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Insights Daily Current Events, February 10, 2014

By- DEEPA M

February 10,2014.

National News-  

Development of Buddhism Tourism

  • The ministry of tourism attempts to identify integrated tourism circuits based on India’s unique civilization, heritage, and culture including Buddhist tourism in partnership with states, private sector, other agencies. Ministry of tourism identified three circuits to be developed as Buddhist circuits in the country.
  • While identifying the designated circuits efforts have been made to plug infrastructure gaps like rail/road linkages and provide better amenities to tourists.
  • A loan agreement with Japan international cooperation agency for phase II of Ajanta Ellora conservation a tourism development project signed in 2003.

Deep Sea Exploration Ship of GSI 

  • Geological Survey of India (GSI) has procured an Oceanographic Research Vessel (ORV) named R.V. Samudra Ratnakar.
  • R.V. Samudra Ratnakar is a multi-disciplinary research vessel with state-of-the-art equipments for undertaking sea bed geological, geophysical and geochemical mapping and exploration of offshore mineral resources within Exclusive Economic Zone (EEZ) of India and beyond.
  • The data generated will create a national database in field of geological oceanography and offshore mineral resources. 
  • The research vessel is fitted with modern multi-channel seismic system which records bottom simulating reflections, which is one of the manifestations of occurrence of gas hydrate below the sea bed. Further, seabed surface manifestation of gas hydrate like pock marks, cold seep etc. can be identified by the use of synthetic aperture sonar, remotely operated vehicle etc. installed on board in this vessel. 

Research vessel

  • A research vessel (RV or R/V) is a ship designed and equipped to carry out research at sea. Research vessels carry out a number of roles.
  • Some of these roles can be combined into a single vessel, others require a dedicated vessel. Due to the demanding nature of the work, research vessels are often constructed around an icebreaker hull, allowing them to operate in polar waters.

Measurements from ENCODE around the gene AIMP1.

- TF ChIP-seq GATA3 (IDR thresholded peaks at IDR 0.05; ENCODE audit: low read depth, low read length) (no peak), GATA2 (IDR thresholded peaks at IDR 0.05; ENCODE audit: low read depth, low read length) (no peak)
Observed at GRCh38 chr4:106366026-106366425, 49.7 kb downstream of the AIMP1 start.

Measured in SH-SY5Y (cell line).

• Some other notable early research vessels were HMS BeagleRV CalypsoHMS ChallengerUSFC Albatross, and the Enduranceand Terra Nova.

 

Hydrographic survey

  • A hydrographic survey ship is a vessel designed to conduct hydrographic research and surveyNautical charts are produced from this information to ensure safe navigation by military and civilian shipping.
  • Hydrographic survey vessels also conduct seismic surveys of the seabed and the underlying geology. Apart from producing the charts, this information is useful for detecting geological features which are likely to bear oil or gas.
  • These vessels usually mount equipment on a towed structure, for example, air cannons, used to generate a high pressure shock wave to sound the strata beneath the seabed, or mounted on the keel, for example, a depth sounder.
  • In practice, hydrographic survey vessels are often equipped to perform multiple roles. Some function also as oceanographic research ships. Naval hydrographic survey vessels often do naval research, for example, on submarine detection.
  • An example of a hydrographic survey vessel is CCGS Frederick G. Creed. For an example of the employment of a survey ship seeHMS Hydra.
  • Oceanographic research vessels carry out research on the physicalchemical and biological characteristics of water, theatmosphere and climate, and to these ends carry equipment for collecting water samples from a range of depths, including the deep seas, as well as equipment for the hydrographic sounding of the seabed, along with numerous other environmental sensors.
  • These vessels often also carry scientific divers and unmanned underwater vehicles. Since the requirements of both oceanographic and hydrographic research are very different from those of fisheries research, these boats often fulfil dual roles.
  • An example of an oceanographic research vessel is NOAAS Ronald H. Brown.
  • fisheries research vessel (FRV) requires platforms which are capable of towing different types of fishing nets, collecting plankton or water samples from a range of depths, and carrying acoustic fish-finding equipment.